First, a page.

Reading between the lines, it seems the card will soon become – whether the government admits it or not – compulsory for kids receiving free school meals. More than that, this “voluntary card” will also soon become mandatory for many everyday aspects of all Indians’ lives:

In fact, earlier this month, the Times of India reported that the card is already mandatory for three dozen schemes with more on the horizon:

Aadhaar will soon be mandatory for all 84 schemes covered so far under direct subsidy benefit transfer programme.

While those without an Aadhaar can apply for the identity card by June 30 and get benefits till then by furnishing alternative documents, it’s not clear what will happen from July 1. Will Indians without a card be denied access to services and schemes?

India now finds itself in quite a situation that many will of you will find quite alarming. The Huffington Post India highlights a number of key concerns, many linked to India’s lack of privacy laws: “In India, the right to privacy still doesn’t exist.”

  • There are no safeguards to prevent inappropriate profiling, meaning patterns of citizens’ behavior could be studied as more and more private organizations link their data to Aadhaar.
  • Any legal action against any misuse or theft of Aadhaar data can only be initiated by UIDAI, leaving citizens with no legal recourse should a breach occur.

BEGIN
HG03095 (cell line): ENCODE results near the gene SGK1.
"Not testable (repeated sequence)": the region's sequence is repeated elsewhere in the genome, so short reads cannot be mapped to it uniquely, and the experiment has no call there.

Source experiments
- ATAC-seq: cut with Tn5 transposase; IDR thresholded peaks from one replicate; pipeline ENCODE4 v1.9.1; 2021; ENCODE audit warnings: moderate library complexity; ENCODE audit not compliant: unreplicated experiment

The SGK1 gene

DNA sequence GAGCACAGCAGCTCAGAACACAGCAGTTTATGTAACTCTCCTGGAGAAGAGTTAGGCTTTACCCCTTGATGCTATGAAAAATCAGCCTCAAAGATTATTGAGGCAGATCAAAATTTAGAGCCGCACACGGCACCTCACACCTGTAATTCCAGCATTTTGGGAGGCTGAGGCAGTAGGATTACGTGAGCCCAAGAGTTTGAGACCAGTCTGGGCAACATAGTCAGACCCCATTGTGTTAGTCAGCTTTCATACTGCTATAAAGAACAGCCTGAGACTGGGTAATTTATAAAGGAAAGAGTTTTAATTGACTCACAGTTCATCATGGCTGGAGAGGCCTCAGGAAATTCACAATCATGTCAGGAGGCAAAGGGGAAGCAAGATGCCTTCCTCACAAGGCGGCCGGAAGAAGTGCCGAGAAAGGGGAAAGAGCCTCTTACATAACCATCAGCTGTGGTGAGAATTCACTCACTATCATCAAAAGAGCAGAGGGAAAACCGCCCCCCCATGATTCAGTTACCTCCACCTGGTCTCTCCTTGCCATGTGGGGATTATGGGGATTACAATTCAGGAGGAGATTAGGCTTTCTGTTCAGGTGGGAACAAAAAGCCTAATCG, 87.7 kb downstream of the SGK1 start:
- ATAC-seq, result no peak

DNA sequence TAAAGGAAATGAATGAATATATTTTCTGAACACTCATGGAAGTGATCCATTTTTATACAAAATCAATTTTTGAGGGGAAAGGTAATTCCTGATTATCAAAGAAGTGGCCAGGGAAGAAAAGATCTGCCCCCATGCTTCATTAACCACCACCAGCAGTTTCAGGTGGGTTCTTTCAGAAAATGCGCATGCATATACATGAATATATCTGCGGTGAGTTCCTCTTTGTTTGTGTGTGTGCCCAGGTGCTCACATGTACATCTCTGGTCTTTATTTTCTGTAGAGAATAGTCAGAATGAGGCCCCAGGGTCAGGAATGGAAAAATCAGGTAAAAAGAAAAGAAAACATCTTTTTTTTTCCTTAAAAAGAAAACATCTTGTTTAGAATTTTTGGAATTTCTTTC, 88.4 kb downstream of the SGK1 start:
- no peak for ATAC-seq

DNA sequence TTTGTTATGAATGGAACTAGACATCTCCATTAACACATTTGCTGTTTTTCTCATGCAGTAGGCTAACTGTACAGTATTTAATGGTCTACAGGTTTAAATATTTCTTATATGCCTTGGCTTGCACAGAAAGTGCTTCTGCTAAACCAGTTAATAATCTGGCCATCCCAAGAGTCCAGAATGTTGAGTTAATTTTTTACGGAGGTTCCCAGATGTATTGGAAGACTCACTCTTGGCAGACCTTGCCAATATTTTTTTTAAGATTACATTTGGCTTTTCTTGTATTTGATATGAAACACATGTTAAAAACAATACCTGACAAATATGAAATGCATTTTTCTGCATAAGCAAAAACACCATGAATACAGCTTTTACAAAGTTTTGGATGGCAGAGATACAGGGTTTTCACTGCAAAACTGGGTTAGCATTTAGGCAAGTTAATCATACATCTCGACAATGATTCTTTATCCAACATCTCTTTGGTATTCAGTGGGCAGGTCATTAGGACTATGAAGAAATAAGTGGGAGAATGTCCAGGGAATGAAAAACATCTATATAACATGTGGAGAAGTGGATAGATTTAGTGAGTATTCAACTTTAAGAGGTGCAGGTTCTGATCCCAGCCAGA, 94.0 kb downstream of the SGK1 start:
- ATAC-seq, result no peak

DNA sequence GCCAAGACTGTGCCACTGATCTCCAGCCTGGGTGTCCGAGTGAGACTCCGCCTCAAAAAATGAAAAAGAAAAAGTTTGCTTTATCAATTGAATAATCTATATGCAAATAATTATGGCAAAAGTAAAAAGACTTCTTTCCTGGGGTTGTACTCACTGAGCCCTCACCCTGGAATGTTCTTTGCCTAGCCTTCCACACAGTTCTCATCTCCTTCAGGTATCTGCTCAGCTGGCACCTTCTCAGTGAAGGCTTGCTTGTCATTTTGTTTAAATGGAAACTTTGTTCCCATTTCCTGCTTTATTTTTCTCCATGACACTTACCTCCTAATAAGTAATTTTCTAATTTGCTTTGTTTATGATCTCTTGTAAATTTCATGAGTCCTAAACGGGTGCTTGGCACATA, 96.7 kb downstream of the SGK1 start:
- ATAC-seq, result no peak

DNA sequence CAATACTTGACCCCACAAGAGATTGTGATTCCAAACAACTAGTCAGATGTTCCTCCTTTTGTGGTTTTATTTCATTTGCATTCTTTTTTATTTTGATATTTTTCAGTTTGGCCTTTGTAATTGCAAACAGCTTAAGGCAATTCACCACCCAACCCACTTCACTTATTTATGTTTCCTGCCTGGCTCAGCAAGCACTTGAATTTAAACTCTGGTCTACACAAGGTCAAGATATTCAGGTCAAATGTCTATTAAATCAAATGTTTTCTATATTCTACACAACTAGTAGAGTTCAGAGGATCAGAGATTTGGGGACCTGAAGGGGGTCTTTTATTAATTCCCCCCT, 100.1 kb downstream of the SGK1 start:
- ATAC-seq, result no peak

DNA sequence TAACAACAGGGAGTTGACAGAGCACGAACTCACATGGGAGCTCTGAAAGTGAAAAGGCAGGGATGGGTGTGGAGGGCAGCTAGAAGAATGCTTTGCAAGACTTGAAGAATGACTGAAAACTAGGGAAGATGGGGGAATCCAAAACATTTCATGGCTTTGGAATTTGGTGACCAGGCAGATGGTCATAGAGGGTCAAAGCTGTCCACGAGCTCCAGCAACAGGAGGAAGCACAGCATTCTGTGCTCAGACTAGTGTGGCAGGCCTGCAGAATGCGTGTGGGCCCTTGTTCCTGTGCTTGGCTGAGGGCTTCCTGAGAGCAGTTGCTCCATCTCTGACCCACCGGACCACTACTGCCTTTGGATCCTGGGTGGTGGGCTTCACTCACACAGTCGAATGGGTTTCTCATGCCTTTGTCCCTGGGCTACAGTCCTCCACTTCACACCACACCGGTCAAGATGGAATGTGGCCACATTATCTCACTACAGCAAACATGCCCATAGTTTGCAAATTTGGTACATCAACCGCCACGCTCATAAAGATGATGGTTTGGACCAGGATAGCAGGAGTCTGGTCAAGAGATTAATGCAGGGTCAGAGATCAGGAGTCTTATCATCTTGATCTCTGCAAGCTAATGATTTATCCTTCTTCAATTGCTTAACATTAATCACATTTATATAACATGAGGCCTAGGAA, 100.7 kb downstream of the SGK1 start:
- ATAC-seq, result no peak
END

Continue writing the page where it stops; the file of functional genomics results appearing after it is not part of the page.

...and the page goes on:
• UIDAI is at liberty to collect biometric information beyond iris and fingerprint scans, for example DNA.
  • Private agencies can also use Aadhaar, which contradicts an earlier stated objective of the scheme restricting the use of Aadhaar to government expenditures.

HuffPost also raises concerns about the security of the data and the potential for its misuse by cyber criminals, noting in particular that the “personal data of online consumers can never be fully secure” and “many third-party apps using Aadhar data may not be screened or audited for security”.

Aadhaar with its many connections is, without doubt, the world’s most ambitious project of its type, as Paul Romer, the World Bank’s chief economist told Bloomberg. He added:

It should be part of the policy of the government to give individuals some control over the data that the private firms collect and some control over how that data is used.

Other countries are watching the Aadhaar project intensely, especially since the World Bank has given it the thumbs up by saying in its World Development Report 2016:

A digital identification system such as India’s Aadhaar, by overcoming complex information problems, helps willing governments to promote the inclusion of disadvantaged groups.

For good or for bad, the Aadhaar will remain and will remain controversial. It will definitely face some difficult tests over the coming months and years:

  • How easy is the system to use?
  • How robust is the technology?
  • How secure is the data?
  • Will breaches/compromises be dealt with adequately?

It also continue to raise some longer-term concerns:

  • Will some people be left out?
  • Has it gone too far?
  • Will access to the data be abused?
  • How will the data be used in the future?

I think, however, the key question has to be: will Aadhaar promote the inclusion of disadvantaged groups, or simply leave them out or open to abuse?